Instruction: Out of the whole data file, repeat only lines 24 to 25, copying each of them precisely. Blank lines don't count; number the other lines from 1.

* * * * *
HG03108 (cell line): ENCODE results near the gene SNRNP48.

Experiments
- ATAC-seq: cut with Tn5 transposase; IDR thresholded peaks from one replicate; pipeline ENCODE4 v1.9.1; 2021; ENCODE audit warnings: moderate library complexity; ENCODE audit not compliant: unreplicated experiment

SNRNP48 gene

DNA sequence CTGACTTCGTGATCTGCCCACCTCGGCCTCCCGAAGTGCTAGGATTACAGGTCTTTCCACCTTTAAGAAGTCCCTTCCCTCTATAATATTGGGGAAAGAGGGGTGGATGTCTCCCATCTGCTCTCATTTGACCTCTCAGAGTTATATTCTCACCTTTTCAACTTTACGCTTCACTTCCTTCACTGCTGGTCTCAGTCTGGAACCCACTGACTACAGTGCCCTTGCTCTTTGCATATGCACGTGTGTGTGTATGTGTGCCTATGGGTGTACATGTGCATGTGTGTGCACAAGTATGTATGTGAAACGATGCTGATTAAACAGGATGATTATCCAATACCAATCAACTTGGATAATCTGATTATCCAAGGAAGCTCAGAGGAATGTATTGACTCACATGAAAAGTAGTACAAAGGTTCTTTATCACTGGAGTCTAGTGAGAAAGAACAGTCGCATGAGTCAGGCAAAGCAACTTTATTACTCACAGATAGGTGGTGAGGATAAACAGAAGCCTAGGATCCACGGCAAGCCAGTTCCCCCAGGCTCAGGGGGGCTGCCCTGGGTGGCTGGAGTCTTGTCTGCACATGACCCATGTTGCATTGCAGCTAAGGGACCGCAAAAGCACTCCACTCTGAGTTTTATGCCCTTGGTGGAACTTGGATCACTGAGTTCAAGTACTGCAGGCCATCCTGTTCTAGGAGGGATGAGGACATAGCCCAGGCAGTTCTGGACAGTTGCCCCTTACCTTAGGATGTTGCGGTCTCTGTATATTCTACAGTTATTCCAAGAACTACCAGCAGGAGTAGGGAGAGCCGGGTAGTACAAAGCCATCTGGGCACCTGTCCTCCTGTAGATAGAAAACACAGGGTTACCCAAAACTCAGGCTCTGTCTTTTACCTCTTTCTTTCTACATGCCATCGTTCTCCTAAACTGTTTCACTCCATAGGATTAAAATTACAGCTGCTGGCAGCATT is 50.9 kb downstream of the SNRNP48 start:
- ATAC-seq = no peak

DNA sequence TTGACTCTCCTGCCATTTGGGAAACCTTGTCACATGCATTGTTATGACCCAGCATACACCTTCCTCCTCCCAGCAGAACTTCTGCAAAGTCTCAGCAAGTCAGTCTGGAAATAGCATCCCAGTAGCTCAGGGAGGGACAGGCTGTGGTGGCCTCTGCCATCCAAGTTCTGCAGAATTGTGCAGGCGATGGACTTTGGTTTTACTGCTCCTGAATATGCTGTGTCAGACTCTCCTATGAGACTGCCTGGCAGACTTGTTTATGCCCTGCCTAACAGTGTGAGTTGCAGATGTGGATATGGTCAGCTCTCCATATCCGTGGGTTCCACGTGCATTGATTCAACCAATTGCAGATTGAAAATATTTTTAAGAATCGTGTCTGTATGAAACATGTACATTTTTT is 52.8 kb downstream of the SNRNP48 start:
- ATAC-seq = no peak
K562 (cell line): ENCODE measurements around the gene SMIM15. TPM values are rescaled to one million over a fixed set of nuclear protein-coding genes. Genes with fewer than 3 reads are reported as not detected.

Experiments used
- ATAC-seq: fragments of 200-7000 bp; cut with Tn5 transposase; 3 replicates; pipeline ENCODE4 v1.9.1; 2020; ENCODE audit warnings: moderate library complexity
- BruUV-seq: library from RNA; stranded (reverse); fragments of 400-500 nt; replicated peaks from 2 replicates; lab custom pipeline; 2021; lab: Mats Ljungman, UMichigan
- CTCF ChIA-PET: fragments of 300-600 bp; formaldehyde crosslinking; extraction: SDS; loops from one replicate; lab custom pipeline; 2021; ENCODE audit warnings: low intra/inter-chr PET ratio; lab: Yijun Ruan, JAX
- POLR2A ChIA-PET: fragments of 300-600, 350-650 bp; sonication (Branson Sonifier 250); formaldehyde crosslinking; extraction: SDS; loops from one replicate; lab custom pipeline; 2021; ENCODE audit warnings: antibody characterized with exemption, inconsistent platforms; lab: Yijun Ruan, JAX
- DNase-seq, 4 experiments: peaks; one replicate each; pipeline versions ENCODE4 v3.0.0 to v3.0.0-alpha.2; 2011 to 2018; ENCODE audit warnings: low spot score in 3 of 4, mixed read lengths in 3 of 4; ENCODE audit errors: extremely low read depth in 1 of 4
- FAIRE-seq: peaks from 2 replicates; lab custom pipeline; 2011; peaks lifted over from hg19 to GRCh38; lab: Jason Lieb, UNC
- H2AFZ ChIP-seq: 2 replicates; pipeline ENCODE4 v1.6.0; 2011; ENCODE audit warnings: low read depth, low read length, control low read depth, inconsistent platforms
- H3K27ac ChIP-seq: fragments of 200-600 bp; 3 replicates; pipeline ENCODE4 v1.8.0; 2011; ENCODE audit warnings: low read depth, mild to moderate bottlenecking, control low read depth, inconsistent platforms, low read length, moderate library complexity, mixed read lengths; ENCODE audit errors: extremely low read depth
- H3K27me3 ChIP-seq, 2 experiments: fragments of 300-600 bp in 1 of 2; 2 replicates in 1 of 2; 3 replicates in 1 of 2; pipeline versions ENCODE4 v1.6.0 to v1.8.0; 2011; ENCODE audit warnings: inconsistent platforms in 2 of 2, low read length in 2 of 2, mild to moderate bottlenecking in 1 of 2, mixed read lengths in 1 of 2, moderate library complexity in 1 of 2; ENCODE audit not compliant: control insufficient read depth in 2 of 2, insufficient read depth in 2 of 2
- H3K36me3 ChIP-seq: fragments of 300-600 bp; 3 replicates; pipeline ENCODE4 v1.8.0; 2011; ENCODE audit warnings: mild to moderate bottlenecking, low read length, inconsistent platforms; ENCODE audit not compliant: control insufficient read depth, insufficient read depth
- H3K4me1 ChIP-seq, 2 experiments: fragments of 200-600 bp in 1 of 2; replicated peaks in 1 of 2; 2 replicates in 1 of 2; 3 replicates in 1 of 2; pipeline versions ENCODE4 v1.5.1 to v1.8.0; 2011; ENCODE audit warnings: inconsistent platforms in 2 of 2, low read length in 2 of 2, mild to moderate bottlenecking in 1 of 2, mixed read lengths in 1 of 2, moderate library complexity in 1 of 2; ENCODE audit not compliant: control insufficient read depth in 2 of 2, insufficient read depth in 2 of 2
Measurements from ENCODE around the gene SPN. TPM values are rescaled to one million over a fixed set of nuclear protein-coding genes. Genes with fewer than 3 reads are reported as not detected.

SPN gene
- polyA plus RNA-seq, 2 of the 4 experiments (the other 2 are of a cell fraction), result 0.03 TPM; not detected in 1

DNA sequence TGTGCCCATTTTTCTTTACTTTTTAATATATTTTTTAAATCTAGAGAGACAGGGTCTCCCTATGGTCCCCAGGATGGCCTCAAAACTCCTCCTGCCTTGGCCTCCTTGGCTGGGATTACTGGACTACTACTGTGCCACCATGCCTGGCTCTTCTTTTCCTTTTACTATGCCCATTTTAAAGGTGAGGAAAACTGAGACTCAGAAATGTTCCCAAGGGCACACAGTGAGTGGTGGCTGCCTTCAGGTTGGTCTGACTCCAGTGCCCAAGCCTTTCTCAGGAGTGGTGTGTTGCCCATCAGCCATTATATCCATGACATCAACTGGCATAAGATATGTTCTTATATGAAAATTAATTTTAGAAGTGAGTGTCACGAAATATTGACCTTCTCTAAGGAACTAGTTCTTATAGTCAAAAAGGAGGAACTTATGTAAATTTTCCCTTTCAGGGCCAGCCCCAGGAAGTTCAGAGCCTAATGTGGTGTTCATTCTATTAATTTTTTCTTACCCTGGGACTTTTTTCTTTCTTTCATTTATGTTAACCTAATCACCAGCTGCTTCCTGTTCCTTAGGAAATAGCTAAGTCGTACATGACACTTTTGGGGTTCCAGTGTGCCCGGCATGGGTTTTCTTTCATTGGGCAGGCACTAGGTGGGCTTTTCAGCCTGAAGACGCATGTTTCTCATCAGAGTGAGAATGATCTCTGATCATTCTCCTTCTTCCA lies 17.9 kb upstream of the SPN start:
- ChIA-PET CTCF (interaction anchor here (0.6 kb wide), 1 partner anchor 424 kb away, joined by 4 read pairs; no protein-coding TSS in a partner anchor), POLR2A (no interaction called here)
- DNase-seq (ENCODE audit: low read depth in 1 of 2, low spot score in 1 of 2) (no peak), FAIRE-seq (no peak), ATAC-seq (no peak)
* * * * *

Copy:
- polyA plus RNA-seq, 2 of the 4 experiments (the other 2 are of a cell fraction), result 0.03 TPM; not detected in 1

DNA sequence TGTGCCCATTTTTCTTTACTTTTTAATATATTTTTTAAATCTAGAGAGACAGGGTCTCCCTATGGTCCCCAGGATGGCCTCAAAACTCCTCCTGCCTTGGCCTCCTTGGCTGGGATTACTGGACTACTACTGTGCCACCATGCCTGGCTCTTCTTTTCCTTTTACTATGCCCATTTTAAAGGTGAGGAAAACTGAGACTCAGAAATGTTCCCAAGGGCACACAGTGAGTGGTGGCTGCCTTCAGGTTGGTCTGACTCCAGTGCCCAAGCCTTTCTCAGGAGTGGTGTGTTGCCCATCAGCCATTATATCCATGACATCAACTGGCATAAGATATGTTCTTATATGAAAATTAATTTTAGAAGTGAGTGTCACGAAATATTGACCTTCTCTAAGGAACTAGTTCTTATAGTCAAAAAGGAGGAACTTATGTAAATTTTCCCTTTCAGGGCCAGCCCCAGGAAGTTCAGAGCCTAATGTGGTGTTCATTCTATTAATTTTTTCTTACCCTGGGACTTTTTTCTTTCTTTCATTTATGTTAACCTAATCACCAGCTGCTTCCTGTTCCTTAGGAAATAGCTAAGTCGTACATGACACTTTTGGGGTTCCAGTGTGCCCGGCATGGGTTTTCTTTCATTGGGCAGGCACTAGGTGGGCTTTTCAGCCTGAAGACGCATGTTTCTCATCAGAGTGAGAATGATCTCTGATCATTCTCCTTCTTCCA lies 17.9 kb upstream of the SPN start: